Tuesday, May 17, 2016

Morgue by Vincent DiMaio, Ron Franscell

book cover
by Vincent DiMaio
& Ron Franscell

ISBN-13: 9781250067142
Hardcover: 288 pages
Publisher: St. Martin's Press
Released: May 17, 2016

Source: ebook review copy from the publisher through NetGalley.

Book Description, Modified from Goodreads:
Dr. Vincent Di Maio and veteran crime writer Ron Franscell guide us behind the morgue doors to tell a fascinating life story through the cases that have made Di Maio famous-from the exhumation of assassin Lee Harvey Oswald to the complex issues in the shooting of Florida teenager Trayvon Martin.

Beginning with his street-smart Italian origins in Brooklyn, the book described cased from among his 40 years of work and more than 9,000 autopsies. Suspenseful stories, revealing anecdotes, and macabre insider details from one of the country's most methodical criminal pathologists.

My Review:
Morgue is a collection of true crime stories. This book mainly covered eleven cases that occurred between 1969 and 2012 in Dr. Vincent Di Maio's career. In each case, Dr. Di Maio performed the autopsy or was called in as a consultant, but it's not just about what happens in the morgue. Yet we are talking autopsies, so some details were gory, though clinically described.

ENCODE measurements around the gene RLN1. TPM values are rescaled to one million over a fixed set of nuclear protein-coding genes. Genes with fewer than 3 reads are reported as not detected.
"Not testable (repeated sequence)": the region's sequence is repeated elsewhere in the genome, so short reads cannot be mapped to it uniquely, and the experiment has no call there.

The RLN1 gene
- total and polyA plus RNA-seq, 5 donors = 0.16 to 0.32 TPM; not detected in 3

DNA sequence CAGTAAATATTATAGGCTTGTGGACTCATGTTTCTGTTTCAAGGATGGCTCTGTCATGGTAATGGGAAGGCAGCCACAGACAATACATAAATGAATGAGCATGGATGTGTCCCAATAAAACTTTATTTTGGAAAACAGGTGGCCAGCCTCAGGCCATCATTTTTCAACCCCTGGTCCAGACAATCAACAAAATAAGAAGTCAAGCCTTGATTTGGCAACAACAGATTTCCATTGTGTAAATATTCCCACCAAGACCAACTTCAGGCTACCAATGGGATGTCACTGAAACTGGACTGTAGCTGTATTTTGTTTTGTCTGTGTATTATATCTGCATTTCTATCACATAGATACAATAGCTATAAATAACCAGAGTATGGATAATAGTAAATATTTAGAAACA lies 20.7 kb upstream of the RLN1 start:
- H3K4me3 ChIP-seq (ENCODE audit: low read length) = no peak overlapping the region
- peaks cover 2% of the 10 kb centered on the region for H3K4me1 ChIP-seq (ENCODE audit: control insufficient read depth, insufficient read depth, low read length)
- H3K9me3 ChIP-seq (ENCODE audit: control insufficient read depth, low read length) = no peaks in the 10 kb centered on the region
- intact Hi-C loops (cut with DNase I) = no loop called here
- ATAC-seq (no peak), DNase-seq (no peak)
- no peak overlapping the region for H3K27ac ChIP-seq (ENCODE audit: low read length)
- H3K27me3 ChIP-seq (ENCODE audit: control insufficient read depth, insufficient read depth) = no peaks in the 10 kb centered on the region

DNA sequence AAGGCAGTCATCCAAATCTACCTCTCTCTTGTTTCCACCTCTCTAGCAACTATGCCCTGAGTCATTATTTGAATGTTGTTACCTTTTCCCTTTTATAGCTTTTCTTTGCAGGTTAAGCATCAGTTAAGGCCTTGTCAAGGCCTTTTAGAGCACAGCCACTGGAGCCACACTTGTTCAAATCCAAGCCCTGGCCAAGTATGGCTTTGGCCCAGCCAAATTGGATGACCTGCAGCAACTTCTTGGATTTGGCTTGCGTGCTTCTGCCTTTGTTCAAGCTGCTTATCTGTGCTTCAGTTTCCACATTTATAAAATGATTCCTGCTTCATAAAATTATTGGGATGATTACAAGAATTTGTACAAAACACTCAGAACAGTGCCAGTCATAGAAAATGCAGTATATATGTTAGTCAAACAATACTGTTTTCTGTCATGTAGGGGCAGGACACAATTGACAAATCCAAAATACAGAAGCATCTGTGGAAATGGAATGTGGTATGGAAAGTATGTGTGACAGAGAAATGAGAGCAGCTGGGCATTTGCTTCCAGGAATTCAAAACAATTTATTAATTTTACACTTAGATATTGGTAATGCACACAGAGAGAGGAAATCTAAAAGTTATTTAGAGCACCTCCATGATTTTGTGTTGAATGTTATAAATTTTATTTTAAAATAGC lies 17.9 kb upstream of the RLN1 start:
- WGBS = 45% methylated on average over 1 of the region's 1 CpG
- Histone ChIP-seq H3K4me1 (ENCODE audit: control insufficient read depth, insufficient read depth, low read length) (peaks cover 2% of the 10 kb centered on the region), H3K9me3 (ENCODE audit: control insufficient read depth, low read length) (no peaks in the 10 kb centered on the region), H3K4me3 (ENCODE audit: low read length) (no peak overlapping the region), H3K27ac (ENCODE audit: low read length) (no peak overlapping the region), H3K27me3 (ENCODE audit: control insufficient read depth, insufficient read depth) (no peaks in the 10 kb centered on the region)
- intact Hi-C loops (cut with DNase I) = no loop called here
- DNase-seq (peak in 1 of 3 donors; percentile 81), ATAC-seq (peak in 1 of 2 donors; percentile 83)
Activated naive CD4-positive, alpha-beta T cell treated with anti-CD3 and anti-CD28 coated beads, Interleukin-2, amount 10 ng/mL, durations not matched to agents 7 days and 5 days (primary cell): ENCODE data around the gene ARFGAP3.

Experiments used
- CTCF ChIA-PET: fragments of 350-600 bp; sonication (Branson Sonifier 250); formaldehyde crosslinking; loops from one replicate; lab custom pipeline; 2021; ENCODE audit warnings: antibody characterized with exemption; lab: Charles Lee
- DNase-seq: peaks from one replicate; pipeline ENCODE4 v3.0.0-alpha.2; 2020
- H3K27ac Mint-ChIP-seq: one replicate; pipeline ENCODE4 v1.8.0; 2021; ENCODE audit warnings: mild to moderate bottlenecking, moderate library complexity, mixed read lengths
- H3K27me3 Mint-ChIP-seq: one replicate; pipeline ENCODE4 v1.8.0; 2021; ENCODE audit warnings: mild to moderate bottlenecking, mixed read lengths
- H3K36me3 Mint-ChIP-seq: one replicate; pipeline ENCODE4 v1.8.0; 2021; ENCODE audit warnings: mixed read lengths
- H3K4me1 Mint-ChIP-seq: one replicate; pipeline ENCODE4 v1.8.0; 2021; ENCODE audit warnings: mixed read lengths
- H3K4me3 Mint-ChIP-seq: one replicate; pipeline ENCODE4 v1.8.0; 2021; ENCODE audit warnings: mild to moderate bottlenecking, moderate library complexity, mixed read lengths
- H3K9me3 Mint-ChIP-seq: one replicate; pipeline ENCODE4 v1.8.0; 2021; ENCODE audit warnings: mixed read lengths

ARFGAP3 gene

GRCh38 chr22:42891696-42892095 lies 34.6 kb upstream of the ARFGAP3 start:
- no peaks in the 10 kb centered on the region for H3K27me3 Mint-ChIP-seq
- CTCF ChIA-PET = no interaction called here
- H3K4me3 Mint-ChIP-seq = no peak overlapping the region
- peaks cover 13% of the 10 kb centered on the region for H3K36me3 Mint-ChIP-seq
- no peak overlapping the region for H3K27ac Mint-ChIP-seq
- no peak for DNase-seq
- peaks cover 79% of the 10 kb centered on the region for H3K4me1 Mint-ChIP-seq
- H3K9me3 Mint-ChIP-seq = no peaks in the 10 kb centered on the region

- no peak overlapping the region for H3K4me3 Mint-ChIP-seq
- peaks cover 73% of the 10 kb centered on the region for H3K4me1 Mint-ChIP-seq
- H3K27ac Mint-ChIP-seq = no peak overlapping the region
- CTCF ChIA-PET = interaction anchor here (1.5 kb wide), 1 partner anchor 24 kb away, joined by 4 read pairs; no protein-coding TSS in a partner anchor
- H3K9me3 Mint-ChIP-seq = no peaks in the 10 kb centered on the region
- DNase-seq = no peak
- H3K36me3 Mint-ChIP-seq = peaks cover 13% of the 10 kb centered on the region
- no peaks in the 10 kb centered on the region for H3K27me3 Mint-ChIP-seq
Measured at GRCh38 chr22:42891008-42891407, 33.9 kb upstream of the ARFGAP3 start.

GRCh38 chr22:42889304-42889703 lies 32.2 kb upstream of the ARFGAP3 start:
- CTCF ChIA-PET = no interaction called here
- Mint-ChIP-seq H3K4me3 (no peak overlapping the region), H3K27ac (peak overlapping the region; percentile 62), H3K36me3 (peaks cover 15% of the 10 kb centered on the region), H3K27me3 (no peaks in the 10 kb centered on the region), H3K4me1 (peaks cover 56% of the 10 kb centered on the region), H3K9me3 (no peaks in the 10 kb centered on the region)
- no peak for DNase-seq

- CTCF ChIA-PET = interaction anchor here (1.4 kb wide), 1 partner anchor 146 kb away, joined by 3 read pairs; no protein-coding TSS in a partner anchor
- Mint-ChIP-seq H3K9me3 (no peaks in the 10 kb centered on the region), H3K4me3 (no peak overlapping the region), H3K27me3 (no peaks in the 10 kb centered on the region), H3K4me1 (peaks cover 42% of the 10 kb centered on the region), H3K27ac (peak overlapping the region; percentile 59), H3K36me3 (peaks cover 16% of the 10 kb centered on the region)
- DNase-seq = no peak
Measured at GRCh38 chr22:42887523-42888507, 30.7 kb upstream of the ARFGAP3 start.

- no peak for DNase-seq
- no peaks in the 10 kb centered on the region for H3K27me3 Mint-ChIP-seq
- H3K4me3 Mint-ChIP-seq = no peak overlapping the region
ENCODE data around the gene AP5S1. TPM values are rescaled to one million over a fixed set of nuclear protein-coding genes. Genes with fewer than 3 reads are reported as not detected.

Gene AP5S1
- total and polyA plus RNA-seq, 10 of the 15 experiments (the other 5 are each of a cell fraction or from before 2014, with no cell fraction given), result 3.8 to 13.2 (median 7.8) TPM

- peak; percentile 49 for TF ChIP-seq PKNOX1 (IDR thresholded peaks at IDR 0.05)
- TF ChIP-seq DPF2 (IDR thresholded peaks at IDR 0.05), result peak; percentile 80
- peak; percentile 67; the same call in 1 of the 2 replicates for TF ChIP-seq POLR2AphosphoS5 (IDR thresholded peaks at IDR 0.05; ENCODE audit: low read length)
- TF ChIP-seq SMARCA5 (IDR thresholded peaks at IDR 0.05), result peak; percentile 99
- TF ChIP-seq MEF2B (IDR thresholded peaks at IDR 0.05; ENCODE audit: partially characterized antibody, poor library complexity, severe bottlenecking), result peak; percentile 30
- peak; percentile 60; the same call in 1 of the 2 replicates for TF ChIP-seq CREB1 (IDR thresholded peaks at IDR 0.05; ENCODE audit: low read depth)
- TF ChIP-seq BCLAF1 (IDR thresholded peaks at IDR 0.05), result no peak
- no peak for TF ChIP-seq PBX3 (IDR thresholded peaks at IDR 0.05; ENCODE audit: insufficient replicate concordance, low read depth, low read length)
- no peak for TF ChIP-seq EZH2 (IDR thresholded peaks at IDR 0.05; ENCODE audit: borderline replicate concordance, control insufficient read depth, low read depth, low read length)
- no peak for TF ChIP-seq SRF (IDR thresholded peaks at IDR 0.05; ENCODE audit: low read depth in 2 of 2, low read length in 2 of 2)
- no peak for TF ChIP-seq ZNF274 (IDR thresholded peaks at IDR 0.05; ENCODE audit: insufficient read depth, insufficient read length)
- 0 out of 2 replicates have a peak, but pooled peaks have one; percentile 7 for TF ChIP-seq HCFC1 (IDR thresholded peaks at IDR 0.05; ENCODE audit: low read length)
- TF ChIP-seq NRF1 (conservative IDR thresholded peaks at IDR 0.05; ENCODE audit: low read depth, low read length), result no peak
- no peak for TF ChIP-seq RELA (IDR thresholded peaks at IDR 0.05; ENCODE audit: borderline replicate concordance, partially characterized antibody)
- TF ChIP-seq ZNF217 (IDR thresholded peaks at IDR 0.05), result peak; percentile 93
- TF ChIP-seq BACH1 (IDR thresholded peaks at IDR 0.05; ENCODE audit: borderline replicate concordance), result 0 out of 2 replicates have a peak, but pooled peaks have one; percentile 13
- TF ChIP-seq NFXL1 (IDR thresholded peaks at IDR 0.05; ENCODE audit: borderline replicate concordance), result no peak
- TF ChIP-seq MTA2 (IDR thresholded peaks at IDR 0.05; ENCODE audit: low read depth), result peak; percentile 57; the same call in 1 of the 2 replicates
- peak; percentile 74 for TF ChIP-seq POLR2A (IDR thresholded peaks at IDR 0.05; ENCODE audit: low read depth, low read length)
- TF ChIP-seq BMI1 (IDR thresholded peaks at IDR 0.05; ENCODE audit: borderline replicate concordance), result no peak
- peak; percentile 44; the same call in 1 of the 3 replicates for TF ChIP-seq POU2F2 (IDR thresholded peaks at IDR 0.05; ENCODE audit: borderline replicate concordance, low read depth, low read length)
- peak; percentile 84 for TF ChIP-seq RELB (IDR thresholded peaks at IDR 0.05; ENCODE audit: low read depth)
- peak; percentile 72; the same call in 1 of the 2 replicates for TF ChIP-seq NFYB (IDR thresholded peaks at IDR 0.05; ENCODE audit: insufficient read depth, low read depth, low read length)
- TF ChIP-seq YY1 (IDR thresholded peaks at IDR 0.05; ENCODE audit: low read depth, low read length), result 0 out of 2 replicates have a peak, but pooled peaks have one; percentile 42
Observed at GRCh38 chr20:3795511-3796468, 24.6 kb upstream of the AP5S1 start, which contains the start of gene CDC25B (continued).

The cases were described with vivid details, starting with the lives of the people involved and the events leading up to the murder. We're told how murder was suspected or what was known about the murder, the detective work that solved the crime, and details about the court cases. In some of the cases, the facts were distorted by conspiracy theories or the media due to racial controversy. I appreciated having "just the facts." He didn't claim to know the motives, just what the evidence indicated.

He covered cases that showed different aspects of the autopsy (identifying the person and what killed them) and of his job. The stories were well-written and very interesting. While his frustrations with the system do occasionally leak through, he seemed more interested in the truth (is there reasonable doubt?) than in making people think he can solve every crime. I'd recommend this book to people interested in true crime stories.

If you've read this book, what do you think about it? I'd be honored if you wrote your own opinion of the book in the comments.

Excerpt: Read an excerpt using Google Preview.

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